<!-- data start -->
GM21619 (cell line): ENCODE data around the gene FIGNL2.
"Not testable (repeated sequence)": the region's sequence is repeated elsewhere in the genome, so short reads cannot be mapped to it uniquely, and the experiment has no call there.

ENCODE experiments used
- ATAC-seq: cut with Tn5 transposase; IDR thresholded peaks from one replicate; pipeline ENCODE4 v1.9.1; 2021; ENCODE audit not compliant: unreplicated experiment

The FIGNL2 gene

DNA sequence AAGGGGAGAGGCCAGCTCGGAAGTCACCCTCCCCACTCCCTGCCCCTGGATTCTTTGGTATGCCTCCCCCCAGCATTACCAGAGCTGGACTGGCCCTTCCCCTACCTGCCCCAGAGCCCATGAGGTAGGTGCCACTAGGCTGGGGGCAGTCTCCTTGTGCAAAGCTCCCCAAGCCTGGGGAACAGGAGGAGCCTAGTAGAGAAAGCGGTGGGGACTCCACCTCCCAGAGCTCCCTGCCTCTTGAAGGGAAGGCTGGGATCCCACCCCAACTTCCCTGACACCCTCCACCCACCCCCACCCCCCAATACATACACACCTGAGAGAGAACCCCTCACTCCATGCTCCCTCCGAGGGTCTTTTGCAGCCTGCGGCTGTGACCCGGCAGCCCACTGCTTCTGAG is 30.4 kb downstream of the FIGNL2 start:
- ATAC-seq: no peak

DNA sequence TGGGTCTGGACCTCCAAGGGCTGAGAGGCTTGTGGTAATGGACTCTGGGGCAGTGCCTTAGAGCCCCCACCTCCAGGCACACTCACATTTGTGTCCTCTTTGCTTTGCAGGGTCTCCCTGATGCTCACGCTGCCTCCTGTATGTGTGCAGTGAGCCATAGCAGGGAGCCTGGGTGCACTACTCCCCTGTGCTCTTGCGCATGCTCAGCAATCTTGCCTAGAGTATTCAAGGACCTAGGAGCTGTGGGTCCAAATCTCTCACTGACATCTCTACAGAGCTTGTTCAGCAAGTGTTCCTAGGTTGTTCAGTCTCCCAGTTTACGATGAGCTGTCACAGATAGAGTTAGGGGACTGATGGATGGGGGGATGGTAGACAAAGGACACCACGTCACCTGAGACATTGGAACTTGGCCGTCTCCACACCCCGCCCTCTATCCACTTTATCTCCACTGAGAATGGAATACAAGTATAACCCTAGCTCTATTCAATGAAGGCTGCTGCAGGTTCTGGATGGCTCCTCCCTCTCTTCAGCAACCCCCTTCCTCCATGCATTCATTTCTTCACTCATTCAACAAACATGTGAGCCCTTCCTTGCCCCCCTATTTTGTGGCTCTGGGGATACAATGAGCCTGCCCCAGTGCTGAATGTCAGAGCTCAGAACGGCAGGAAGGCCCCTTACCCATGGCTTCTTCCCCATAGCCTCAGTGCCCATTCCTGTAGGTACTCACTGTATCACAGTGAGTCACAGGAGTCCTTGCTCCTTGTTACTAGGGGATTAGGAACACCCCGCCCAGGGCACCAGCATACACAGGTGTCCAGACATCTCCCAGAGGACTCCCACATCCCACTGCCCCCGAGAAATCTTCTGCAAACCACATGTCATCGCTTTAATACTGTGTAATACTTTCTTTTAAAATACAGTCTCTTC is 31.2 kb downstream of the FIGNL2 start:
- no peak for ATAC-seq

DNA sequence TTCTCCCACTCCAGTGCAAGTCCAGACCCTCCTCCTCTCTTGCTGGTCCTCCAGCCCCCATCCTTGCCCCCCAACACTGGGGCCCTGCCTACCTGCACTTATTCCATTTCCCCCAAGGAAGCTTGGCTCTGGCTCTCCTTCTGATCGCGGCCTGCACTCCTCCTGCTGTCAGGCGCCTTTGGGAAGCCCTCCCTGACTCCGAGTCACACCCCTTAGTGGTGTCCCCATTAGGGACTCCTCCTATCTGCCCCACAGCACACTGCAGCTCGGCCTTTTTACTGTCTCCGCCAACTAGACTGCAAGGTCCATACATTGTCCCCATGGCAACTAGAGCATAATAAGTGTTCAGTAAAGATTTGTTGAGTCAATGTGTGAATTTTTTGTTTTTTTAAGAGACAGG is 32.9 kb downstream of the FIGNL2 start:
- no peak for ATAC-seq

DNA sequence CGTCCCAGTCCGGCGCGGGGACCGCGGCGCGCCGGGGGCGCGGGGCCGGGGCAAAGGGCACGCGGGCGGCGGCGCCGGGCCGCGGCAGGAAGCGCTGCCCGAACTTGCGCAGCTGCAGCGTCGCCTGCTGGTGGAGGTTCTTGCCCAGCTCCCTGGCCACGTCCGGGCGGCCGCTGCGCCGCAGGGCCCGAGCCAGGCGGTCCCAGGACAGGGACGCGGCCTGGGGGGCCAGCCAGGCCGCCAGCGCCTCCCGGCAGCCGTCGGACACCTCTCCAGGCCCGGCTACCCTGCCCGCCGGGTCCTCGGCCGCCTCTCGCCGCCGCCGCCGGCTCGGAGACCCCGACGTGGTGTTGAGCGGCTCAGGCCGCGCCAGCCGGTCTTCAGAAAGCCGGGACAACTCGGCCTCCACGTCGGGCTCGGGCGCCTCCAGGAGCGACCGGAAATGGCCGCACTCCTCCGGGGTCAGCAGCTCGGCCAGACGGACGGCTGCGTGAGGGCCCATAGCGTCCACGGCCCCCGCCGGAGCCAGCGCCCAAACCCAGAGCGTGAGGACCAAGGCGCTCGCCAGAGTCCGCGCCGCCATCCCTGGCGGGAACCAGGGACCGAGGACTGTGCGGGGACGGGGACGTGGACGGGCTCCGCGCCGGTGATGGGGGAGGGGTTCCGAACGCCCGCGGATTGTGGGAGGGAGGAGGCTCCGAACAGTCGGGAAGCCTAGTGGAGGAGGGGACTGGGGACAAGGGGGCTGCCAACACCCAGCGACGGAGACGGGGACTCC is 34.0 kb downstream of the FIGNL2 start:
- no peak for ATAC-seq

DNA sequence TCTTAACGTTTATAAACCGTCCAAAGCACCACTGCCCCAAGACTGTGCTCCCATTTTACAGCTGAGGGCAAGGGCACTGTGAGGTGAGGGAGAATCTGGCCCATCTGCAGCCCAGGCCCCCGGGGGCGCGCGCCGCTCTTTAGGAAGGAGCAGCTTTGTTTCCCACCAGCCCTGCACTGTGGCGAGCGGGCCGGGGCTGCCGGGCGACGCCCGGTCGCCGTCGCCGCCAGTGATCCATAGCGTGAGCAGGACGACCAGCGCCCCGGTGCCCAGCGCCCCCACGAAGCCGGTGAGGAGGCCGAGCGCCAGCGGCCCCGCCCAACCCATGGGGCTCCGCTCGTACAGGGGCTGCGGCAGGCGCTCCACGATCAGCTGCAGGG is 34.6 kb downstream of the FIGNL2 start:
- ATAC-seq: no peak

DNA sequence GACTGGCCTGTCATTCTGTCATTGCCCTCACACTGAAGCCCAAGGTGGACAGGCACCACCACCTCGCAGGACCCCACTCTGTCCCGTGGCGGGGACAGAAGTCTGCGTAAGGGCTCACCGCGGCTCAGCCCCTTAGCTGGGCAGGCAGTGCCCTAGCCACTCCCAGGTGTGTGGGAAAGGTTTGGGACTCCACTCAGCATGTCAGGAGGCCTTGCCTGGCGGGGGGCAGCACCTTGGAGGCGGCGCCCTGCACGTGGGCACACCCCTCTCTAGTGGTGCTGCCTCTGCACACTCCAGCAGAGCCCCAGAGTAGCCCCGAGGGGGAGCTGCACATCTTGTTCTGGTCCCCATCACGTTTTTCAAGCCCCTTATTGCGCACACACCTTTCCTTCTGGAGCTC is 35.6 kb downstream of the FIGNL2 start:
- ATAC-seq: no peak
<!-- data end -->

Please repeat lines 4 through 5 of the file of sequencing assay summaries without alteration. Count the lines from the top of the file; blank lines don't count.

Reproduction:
- ATAC-seq: cut with Tn5 transposase; IDR thresholded peaks from one replicate; pipeline ENCODE4 v1.9.1; 2021; ENCODE audit not compliant: unreplicated experiment

The FIGNL2 gene